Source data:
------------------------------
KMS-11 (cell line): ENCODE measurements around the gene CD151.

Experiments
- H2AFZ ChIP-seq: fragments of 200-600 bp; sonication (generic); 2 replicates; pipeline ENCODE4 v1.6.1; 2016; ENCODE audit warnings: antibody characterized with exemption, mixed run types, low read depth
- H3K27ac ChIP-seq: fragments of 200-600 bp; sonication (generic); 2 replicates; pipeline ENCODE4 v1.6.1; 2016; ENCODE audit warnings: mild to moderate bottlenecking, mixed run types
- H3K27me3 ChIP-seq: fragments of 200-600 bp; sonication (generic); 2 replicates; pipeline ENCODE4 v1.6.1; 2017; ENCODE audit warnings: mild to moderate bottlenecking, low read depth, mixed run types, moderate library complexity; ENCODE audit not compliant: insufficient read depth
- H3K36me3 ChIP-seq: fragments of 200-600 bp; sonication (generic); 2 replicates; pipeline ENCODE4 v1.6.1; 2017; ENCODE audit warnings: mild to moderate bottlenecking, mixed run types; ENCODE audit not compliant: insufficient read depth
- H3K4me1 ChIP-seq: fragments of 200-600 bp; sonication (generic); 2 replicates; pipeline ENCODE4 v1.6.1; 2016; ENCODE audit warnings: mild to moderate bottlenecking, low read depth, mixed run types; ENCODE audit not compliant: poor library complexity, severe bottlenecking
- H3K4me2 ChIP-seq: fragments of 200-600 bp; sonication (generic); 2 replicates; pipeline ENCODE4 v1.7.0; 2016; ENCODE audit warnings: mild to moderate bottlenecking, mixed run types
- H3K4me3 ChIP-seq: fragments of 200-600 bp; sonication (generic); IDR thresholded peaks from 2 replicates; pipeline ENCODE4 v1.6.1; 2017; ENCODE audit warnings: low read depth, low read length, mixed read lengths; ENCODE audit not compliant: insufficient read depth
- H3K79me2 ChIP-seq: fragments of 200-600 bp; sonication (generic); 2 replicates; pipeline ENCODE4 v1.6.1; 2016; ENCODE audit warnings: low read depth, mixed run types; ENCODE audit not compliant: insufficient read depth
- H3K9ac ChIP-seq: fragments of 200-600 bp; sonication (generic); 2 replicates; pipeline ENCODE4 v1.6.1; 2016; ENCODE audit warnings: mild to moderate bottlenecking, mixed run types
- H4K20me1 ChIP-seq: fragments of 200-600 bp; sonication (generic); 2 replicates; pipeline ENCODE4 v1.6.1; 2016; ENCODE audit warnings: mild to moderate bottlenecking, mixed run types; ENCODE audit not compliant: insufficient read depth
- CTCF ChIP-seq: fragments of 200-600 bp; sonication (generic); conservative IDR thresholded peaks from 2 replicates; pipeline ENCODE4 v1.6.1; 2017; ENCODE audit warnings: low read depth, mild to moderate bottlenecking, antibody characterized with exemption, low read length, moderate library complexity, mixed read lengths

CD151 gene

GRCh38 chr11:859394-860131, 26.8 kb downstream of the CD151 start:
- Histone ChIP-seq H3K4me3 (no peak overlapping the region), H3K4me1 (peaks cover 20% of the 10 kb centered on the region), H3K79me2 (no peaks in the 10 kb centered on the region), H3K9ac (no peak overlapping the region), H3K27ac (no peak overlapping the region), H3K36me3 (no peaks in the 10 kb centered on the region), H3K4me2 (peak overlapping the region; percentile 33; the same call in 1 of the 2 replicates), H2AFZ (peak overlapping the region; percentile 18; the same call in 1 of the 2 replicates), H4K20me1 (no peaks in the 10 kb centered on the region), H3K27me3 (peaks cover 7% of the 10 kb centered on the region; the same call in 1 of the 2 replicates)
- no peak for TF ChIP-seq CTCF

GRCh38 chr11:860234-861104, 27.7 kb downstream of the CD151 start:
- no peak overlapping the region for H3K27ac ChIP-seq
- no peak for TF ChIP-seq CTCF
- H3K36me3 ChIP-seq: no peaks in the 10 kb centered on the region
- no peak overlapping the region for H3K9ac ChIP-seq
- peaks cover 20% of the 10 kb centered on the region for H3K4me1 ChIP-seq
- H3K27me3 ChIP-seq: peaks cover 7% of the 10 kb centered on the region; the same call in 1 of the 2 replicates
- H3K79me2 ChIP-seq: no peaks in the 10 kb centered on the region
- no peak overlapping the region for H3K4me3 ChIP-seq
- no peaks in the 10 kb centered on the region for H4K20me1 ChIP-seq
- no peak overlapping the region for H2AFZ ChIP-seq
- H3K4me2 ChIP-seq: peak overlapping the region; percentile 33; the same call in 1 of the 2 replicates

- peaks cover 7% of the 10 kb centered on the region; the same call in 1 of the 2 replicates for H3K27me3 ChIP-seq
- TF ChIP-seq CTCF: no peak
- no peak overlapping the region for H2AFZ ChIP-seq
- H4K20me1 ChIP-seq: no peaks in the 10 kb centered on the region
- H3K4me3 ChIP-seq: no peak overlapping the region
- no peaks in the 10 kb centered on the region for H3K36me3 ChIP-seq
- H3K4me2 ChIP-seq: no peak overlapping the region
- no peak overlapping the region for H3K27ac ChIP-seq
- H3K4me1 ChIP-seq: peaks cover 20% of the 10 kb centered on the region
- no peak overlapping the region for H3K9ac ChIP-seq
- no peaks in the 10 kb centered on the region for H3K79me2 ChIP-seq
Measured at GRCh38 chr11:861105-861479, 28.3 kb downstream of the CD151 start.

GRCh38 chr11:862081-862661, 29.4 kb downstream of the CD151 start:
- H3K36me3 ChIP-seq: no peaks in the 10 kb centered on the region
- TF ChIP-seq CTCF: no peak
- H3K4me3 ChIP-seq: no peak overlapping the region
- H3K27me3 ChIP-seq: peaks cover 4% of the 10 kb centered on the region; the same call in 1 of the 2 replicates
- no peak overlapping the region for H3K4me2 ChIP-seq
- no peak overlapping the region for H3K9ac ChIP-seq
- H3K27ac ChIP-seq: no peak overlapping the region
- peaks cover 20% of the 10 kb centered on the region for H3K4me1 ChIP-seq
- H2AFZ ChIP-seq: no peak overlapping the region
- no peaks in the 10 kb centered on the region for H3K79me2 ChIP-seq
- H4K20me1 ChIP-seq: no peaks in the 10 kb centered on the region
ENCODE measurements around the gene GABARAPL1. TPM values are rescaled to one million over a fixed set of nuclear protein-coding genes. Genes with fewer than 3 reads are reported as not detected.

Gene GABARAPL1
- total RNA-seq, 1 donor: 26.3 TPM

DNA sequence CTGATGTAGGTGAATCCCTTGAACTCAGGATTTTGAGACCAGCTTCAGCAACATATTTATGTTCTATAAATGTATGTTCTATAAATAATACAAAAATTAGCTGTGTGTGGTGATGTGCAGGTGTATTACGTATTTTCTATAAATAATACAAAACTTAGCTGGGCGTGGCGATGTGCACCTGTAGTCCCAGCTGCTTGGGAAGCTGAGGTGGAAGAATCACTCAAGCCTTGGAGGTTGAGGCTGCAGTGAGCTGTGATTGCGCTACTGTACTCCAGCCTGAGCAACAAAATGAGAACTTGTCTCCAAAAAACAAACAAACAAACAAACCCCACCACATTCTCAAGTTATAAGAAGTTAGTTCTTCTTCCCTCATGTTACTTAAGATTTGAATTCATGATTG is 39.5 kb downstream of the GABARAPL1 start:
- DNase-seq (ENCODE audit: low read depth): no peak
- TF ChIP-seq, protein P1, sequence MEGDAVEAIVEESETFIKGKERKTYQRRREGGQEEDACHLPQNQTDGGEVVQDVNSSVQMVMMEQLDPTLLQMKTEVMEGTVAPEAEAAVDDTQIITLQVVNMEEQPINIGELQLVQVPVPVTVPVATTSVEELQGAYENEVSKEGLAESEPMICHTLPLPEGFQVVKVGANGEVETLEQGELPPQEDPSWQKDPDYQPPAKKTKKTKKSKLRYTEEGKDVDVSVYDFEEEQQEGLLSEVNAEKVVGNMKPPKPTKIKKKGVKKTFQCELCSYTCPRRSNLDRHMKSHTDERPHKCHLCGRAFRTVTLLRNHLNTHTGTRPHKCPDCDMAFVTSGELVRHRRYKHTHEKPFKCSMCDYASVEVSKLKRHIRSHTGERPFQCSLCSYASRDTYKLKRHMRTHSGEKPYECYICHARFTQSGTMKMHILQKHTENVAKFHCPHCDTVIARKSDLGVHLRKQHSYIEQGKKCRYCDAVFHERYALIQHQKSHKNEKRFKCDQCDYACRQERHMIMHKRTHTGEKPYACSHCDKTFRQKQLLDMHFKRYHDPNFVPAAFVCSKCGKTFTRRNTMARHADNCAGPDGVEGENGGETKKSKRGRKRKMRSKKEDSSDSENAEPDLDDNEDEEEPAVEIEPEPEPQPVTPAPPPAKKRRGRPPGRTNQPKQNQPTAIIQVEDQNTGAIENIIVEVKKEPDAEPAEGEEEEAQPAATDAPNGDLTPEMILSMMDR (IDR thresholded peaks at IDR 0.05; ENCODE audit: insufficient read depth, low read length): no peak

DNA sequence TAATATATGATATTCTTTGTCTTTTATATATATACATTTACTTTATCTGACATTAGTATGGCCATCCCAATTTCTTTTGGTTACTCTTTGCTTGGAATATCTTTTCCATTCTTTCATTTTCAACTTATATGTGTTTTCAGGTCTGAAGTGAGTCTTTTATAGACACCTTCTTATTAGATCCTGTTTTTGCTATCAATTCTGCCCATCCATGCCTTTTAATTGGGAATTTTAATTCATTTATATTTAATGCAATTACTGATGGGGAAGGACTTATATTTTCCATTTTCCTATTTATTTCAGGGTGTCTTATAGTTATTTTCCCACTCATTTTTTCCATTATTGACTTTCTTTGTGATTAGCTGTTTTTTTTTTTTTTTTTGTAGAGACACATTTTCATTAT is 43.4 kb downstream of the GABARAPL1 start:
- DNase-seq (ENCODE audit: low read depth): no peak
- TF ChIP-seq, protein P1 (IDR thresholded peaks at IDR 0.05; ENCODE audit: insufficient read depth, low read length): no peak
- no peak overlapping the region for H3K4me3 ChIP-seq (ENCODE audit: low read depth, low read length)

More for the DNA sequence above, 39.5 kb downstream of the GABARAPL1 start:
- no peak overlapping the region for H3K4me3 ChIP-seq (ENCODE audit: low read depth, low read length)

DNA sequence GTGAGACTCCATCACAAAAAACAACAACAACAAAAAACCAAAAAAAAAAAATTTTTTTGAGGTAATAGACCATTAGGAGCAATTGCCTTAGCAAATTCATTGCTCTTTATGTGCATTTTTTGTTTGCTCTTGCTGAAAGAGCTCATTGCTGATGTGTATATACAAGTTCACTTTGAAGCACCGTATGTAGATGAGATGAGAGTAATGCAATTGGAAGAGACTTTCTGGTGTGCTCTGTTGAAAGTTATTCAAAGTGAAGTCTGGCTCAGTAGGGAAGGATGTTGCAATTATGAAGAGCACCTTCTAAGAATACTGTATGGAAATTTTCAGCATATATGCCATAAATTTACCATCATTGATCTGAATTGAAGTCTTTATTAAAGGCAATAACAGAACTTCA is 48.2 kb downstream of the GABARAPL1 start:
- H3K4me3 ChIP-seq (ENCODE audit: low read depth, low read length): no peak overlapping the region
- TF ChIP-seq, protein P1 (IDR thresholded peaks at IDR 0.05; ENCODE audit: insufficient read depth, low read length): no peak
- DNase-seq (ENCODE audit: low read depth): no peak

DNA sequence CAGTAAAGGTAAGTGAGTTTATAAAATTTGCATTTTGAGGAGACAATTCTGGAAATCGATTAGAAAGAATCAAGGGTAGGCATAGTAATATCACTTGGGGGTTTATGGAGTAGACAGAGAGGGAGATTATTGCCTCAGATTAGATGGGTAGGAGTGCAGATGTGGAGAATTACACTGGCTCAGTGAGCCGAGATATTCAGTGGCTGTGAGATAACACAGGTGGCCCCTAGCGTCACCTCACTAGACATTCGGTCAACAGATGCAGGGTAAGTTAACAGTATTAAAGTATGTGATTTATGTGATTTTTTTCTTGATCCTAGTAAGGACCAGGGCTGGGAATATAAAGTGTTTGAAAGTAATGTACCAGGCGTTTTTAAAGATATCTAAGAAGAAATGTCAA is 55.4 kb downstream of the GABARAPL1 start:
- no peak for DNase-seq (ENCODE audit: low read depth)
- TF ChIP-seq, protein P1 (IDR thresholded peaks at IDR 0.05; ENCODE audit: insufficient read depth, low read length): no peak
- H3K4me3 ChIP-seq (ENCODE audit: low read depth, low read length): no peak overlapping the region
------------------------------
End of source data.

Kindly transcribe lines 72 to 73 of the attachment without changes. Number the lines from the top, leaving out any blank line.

- TF ChIP-seq, protein P1 (IDR thresholded peaks at IDR 0.05; ENCODE audit: insufficient read depth, low read length): no peak
- H3K4me3 ChIP-seq (ENCODE audit: low read depth, low read length): no peak overlapping the region